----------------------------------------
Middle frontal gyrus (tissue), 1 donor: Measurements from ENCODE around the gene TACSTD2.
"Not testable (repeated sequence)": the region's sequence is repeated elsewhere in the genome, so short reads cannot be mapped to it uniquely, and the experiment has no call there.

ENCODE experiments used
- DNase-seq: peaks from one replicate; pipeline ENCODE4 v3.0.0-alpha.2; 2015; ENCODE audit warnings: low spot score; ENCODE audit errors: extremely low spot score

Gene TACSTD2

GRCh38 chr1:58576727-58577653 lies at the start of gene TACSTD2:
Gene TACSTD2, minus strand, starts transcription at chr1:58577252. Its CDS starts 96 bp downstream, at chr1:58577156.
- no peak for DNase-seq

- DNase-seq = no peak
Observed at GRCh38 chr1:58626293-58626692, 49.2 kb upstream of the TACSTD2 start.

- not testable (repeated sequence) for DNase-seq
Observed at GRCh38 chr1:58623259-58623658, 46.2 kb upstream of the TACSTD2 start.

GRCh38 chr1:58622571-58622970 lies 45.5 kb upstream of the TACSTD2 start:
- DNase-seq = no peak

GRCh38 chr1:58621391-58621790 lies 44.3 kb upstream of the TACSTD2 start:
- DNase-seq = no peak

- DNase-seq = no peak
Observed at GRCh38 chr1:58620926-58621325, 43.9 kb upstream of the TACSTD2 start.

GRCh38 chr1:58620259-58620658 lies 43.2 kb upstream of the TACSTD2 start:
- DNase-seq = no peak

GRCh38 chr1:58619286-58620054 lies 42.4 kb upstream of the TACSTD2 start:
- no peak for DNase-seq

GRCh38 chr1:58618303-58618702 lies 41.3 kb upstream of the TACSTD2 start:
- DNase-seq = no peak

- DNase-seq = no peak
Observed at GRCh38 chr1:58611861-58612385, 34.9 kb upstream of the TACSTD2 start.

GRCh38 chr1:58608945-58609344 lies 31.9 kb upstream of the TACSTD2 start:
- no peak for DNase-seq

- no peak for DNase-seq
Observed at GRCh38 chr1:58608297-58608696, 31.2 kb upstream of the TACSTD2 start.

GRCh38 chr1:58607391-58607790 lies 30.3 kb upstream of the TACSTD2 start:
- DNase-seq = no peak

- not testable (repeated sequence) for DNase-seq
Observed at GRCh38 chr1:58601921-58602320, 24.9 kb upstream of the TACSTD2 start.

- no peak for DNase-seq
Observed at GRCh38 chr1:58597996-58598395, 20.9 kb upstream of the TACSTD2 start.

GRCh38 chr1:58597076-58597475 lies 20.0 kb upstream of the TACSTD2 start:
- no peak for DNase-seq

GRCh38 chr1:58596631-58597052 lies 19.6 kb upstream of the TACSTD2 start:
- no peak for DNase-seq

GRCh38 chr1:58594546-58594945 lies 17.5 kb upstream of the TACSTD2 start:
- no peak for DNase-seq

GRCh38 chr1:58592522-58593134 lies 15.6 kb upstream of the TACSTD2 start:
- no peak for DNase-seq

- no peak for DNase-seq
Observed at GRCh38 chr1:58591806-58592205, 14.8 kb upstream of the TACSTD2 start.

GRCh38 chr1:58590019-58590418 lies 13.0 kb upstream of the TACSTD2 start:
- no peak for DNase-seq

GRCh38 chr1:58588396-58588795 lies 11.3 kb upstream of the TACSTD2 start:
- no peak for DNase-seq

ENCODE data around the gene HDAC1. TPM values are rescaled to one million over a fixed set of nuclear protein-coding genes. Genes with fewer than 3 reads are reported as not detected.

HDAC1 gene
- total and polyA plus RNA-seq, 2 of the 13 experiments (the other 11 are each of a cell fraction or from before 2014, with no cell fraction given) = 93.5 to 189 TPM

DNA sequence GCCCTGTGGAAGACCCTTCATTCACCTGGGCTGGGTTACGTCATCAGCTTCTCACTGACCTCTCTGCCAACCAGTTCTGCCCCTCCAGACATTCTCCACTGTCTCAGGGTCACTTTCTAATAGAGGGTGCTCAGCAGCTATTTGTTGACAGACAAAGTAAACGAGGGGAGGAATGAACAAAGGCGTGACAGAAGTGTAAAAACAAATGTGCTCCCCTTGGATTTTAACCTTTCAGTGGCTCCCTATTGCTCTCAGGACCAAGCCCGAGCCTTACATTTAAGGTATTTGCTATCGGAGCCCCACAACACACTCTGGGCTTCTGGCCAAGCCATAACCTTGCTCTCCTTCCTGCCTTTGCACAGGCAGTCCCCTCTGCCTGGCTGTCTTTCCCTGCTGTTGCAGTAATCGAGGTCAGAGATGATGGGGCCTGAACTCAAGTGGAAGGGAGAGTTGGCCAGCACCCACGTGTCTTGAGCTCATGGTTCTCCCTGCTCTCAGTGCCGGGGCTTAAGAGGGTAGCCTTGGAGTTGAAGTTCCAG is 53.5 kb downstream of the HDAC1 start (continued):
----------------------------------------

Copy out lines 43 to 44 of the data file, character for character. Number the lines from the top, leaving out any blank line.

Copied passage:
GRCh38 chr1:58592522-58593134 lies 15.6 kb upstream of the TACSTD2 start:
- no peak for DNase-seq